While (barely) awake at 5.30am and mixing dough I had a panic about the amount of flour I would get through if I continued baking my current recipe every day. It would be about 7kg per week, costing about 10 Euros.
10 Euros felt like quite a lot, given our weekly food budget is about 35 Euros. So I did a few sums. Slowly.
I’m making 2 x 1kg loaves per day. One of these is for us, and the other goes to the in-laws or other visitors. So to start with I can halve the 10 Euro cost as only half of it comes from our food budget, the other half is a form of rent
Next I looked at the bread I could buy with 5 Euros, and a 1kg boule from a decent bakery is about 4.50 Euros. And if I wanted organic bread (the flour I’m using is both local and organic) this would cost even more.
So each day, my costs are about 1.60 Euros (including a little for electricity) and the bread made has a commercial value of about 10 Euros. Over a week, that’s about 11 Euros costs, for roughly 70 Euros value.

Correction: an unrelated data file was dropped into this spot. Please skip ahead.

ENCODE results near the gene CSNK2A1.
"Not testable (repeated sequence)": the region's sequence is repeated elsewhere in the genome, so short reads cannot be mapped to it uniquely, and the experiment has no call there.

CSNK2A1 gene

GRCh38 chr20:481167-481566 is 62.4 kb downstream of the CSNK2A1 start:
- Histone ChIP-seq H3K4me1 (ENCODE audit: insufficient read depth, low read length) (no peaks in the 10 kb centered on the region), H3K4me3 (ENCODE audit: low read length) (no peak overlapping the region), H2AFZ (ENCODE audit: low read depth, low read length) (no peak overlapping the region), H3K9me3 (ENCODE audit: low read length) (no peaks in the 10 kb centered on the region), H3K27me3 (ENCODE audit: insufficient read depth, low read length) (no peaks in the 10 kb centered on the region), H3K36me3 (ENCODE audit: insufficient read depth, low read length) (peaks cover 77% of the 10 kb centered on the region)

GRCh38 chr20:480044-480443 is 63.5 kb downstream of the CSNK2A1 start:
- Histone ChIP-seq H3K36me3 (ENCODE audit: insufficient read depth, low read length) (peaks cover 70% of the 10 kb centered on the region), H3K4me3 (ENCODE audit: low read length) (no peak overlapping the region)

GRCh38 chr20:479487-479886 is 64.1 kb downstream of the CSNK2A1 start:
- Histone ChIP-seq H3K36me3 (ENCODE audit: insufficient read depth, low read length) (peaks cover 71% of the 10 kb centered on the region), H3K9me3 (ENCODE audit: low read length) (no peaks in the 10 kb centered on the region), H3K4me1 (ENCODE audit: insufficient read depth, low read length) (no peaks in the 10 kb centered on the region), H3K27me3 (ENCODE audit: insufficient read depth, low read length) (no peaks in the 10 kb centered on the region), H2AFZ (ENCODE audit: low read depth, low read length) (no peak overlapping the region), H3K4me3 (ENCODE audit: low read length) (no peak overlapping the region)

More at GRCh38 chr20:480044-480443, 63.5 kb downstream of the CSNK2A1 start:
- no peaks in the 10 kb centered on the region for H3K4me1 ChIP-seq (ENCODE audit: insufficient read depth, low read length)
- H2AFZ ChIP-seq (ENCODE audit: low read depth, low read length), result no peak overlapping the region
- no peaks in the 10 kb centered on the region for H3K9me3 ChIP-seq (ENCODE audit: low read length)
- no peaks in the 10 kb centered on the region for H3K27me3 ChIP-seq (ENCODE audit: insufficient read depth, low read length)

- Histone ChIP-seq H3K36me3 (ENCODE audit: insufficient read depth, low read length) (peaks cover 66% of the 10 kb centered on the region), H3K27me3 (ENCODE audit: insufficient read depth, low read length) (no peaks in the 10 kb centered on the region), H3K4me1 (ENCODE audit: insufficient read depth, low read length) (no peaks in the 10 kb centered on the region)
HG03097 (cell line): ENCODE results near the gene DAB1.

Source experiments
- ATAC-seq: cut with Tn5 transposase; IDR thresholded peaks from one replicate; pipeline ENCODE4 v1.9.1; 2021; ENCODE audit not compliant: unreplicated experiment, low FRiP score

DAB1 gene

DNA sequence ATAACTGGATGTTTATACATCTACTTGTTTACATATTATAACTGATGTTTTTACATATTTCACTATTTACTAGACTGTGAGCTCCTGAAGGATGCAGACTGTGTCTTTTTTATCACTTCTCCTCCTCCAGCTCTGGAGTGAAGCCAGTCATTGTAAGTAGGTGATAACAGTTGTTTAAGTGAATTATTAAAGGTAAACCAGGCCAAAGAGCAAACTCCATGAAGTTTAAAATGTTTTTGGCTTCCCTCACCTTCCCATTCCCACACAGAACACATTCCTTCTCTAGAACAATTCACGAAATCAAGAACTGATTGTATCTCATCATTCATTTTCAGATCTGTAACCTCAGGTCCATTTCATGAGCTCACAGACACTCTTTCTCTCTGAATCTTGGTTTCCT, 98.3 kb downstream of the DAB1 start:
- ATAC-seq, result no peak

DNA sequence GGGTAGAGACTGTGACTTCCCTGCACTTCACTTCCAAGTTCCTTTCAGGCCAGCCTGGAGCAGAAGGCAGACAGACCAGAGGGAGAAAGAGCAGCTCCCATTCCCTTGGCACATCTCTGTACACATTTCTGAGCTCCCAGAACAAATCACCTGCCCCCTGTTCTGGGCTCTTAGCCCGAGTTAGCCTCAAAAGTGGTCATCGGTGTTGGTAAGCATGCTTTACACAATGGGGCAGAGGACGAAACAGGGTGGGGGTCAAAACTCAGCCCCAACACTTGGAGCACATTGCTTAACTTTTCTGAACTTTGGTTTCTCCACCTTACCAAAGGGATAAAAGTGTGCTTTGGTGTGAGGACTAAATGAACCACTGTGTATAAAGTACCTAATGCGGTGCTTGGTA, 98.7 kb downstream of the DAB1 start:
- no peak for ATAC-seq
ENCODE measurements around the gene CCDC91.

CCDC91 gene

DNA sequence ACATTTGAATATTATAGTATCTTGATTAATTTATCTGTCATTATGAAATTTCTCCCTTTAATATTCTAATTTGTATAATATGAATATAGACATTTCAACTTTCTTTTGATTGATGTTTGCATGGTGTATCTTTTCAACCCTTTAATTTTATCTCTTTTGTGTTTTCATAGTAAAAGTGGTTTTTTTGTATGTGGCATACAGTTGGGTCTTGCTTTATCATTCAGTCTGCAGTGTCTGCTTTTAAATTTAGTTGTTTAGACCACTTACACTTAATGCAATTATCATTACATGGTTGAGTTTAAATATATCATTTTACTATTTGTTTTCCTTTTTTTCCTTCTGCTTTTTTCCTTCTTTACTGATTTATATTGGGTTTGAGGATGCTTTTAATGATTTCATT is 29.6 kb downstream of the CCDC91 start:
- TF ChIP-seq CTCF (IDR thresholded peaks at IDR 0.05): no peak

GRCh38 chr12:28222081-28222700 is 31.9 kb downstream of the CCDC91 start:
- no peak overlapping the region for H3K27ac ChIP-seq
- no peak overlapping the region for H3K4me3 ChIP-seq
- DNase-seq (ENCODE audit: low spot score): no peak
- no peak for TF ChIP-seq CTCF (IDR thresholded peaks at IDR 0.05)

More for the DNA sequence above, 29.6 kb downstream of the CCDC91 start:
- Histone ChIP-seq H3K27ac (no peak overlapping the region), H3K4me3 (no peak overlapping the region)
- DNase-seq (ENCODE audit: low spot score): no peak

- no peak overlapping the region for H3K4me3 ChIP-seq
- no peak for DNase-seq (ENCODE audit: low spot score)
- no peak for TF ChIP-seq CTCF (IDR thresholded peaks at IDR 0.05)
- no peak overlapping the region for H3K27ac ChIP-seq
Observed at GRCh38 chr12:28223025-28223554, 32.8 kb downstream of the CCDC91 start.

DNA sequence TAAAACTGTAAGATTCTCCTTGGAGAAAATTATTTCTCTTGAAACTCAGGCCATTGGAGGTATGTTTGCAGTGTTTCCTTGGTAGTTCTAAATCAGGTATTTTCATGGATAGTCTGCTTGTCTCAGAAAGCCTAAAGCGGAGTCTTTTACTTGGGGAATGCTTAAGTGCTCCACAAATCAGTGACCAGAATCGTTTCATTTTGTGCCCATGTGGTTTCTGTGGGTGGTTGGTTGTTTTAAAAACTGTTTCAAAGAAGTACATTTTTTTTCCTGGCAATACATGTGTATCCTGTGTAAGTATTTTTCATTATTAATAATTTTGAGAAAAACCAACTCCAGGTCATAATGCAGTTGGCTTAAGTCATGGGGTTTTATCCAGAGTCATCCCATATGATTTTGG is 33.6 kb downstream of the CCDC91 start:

In terms of the hands-on time working the bread, this works out something close to minimum wage so an economist would tell me that my hours are better spent earning my wage as a web developer and buying the bread instead.
But the economist doesn’t have useful metrics for pleasure, self-satisfaction, resilience, creativity, learning, the smell of bread baking as you work in the afternoon, or the lessons you teach your children when you show them how to make things with their own hands.
Given the numbers, and the things that don’t have numbers, I think I’m in profit.
This posted has been submitted to Yeast Spotting